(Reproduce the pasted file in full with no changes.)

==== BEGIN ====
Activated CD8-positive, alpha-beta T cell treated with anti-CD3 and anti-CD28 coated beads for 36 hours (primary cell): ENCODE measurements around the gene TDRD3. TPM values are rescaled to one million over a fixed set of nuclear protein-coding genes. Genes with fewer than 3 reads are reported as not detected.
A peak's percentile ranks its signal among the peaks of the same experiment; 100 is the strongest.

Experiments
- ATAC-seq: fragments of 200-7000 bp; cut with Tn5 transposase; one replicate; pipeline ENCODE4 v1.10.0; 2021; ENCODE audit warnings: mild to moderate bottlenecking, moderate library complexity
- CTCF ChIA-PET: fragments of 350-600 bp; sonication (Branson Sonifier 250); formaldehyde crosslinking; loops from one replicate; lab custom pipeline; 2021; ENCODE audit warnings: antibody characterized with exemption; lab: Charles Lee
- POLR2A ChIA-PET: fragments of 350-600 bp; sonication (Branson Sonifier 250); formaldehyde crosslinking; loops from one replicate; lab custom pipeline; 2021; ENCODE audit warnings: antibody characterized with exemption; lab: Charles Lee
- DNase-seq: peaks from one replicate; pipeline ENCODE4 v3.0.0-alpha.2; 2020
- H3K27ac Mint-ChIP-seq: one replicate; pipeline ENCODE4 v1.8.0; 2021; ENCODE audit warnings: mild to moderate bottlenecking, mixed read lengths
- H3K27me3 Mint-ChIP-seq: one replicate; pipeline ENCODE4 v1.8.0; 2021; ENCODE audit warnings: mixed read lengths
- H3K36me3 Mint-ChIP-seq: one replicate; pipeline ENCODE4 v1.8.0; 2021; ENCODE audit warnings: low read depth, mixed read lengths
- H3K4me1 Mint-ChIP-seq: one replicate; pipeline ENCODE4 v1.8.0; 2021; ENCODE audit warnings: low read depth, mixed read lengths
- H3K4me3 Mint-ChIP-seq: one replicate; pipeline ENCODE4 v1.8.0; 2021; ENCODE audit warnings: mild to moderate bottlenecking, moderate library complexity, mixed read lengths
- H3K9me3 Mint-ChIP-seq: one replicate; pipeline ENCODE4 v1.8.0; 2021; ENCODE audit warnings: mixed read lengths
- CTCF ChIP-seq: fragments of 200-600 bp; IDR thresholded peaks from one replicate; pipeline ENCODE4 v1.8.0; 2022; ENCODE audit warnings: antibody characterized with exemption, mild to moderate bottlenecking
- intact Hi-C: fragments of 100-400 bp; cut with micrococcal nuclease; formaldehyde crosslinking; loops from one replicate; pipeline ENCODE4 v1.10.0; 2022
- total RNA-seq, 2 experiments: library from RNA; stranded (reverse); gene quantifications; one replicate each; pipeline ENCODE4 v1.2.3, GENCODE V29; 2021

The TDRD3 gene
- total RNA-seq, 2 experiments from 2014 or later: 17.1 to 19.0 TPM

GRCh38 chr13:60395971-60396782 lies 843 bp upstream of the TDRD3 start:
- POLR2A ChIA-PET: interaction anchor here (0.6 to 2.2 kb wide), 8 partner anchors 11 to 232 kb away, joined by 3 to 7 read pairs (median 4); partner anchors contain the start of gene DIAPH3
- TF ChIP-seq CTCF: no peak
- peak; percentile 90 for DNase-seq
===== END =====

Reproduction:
Activated CD8-positive, alpha-beta T cell treated with anti-CD3 and anti-CD28 coated beads for 36 hours (primary cell): ENCODE measurements around the gene TDRD3. TPM values are rescaled to one million over a fixed set of nuclear protein-coding genes. Genes with fewer than 3 reads are reported as not detected.
A peak's percentile ranks its signal among the peaks of the same experiment; 100 is the strongest.

Experiments
- ATAC-seq: fragments of 200-7000 bp; cut with Tn5 transposase; one replicate; pipeline ENCODE4 v1.10.0; 2021; ENCODE audit warnings: mild to moderate bottlenecking, moderate library complexity
- CTCF ChIA-PET: fragments of 350-600 bp; sonication (Branson Sonifier 250); formaldehyde crosslinking; loops from one replicate; lab custom pipeline; 2021; ENCODE audit warnings: antibody characterized with exemption; lab: Charles Lee
- POLR2A ChIA-PET: fragments of 350-600 bp; sonication (Branson Sonifier 250); formaldehyde crosslinking; loops from one replicate; lab custom pipeline; 2021; ENCODE audit warnings: antibody characterized with exemption; lab: Charles Lee
- DNase-seq: peaks from one replicate; pipeline ENCODE4 v3.0.0-alpha.2; 2020
- H3K27ac Mint-ChIP-seq: one replicate; pipeline ENCODE4 v1.8.0; 2021; ENCODE audit warnings: mild to moderate bottlenecking, mixed read lengths
- H3K27me3 Mint-ChIP-seq: one replicate; pipeline ENCODE4 v1.8.0; 2021; ENCODE audit warnings: mixed read lengths
- H3K36me3 Mint-ChIP-seq: one replicate; pipeline ENCODE4 v1.8.0; 2021; ENCODE audit warnings: low read depth, mixed read lengths
- H3K4me1 Mint-ChIP-seq: one replicate; pipeline ENCODE4 v1.8.0; 2021; ENCODE audit warnings: low read depth, mixed read lengths
- H3K4me3 Mint-ChIP-seq: one replicate; pipeline ENCODE4 v1.8.0; 2021; ENCODE audit warnings: mild to moderate bottlenecking, moderate library complexity, mixed read lengths
- H3K9me3 Mint-ChIP-seq: one replicate; pipeline ENCODE4 v1.8.0; 2021; ENCODE audit warnings: mixed read lengths
- CTCF ChIP-seq: fragments of 200-600 bp; IDR thresholded peaks from one replicate; pipeline ENCODE4 v1.8.0; 2022; ENCODE audit warnings: antibody characterized with exemption, mild to moderate bottlenecking
- intact Hi-C: fragments of 100-400 bp; cut with micrococcal nuclease; formaldehyde crosslinking; loops from one replicate; pipeline ENCODE4 v1.10.0; 2022
- total RNA-seq, 2 experiments: library from RNA; stranded (reverse); gene quantifications; one replicate each; pipeline ENCODE4 v1.2.3, GENCODE V29; 2021

The TDRD3 gene
- total RNA-seq, 2 experiments from 2014 or later: 17.1 to 19.0 TPM

GRCh38 chr13:60395971-60396782 lies 843 bp upstream of the TDRD3 start:
- POLR2A ChIA-PET: interaction anchor here (0.6 to 2.2 kb wide), 8 partner anchors 11 to 232 kb away, joined by 3 to 7 read pairs (median 4); partner anchors contain the start of gene DIAPH3
- TF ChIP-seq CTCF: no peak
- peak; percentile 90 for DNase-seq